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My initial interest on insect colour vision was triggered by the idea that flowers could use colour as an exploitation barrier. Bees, for instance, find it easier to detect flowers of certain colours. In a competitive world, bees cannot waste time looking for difficult-to-detect flowers if these same flowers are readily detected by other taxonomic groups, such as birds – the story is different if all pollinator groups find it difficult to find certain flowers: then, resources will accumulate in these flowers and it may become economically worthwhile to invest time looking for them.
After a couple of years working on the problem, it has become an interesting question in itself. Now I want to understand how colour is perceived, and what neural processes allow bees to distil colour perception from the information gathered by the retina. After a long excursion into the realms of behaviour and ecology, I may be closing the loop, returning to my origins: psychophysics and neurophysiology… Who knows!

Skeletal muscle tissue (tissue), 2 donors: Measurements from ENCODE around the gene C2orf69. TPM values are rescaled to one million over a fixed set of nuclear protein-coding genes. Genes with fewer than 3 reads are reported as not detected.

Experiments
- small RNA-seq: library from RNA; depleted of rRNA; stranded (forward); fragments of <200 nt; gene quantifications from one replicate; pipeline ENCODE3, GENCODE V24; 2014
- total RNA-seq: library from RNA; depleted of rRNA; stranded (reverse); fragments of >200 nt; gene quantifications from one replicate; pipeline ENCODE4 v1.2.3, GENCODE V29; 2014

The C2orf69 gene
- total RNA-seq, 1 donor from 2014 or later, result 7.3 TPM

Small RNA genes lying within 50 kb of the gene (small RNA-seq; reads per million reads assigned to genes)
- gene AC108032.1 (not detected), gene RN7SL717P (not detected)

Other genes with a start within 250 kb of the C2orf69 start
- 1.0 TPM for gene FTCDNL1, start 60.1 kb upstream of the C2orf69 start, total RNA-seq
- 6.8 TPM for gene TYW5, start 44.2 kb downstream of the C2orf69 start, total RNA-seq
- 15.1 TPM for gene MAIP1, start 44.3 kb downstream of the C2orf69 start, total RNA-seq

Telles, F.J. & Rodríguez-Gironés, M.A (2015). Insect vision models under scrutiny: what bumblebees (Bombus terrestris L.) can still tell us. The Science of Nature, 102: 1-13; DOI 10.1007/s00114-014-1256-1
Telles, F.J., Lind,O., Henze, M.J., Rodríguez-Gironés, M.A., Goyret, J. & Kelber,A. (2014).Out of the blue: the spectral sensitivity of hummingbird hawkmoths. Journal of Comparative Physiology A, 200: 537-546; DOI 10.1007/s00359-014-0888-01
Rodríguez-Gironés, M.A., Trillo, A. & Corcobado, G. (2013). Long term effects of aversive reinforcement on colour discrimination learning in free-flying bumblebees. PLoS ONE 8: e71551. DOI 10.1371/journal.pone.0071551